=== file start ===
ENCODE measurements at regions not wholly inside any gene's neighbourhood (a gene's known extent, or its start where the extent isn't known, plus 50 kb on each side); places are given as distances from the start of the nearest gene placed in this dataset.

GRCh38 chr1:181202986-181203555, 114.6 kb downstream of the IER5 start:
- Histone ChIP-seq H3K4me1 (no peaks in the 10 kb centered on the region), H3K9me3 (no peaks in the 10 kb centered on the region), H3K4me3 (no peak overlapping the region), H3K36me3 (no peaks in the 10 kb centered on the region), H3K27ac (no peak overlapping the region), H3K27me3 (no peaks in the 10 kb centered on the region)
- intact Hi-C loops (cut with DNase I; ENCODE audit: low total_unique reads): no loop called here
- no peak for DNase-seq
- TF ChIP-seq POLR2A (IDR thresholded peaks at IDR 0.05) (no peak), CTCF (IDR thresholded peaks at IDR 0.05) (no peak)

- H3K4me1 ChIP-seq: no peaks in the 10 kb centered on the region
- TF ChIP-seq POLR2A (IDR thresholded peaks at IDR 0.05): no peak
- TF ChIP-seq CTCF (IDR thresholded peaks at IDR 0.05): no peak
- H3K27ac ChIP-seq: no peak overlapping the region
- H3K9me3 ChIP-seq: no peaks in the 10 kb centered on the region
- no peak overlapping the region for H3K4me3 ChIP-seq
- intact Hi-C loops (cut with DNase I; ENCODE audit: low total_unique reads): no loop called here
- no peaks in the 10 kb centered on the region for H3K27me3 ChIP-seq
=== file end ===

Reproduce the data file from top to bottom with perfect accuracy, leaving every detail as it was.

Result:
ENCODE measurements at regions not wholly inside any gene's neighbourhood (a gene's known extent, or its start where the extent isn't known, plus 50 kb on each side); places are given as distances from the start of the nearest gene placed in this dataset.

GRCh38 chr1:181202986-181203555, 114.6 kb downstream of the IER5 start:
- Histone ChIP-seq H3K4me1 (no peaks in the 10 kb centered on the region), H3K9me3 (no peaks in the 10 kb centered on the region), H3K4me3 (no peak overlapping the region), H3K36me3 (no peaks in the 10 kb centered on the region), H3K27ac (no peak overlapping the region), H3K27me3 (no peaks in the 10 kb centered on the region)
- intact Hi-C loops (cut with DNase I; ENCODE audit: low total_unique reads): no loop called here
- no peak for DNase-seq
- TF ChIP-seq POLR2A (IDR thresholded peaks at IDR 0.05) (no peak), CTCF (IDR thresholded peaks at IDR 0.05) (no peak)

- H3K4me1 ChIP-seq: no peaks in the 10 kb centered on the region
- TF ChIP-seq POLR2A (IDR thresholded peaks at IDR 0.05): no peak
- TF ChIP-seq CTCF (IDR thresholded peaks at IDR 0.05): no peak
- H3K27ac ChIP-seq: no peak overlapping the region
- H3K9me3 ChIP-seq: no peaks in the 10 kb centered on the region
- no peak overlapping the region for H3K4me3 ChIP-seq
- intact Hi-C loops (cut with DNase I; ENCODE audit: low total_unique reads): no loop called here
- no peaks in the 10 kb centered on the region for H3K27me3 ChIP-seq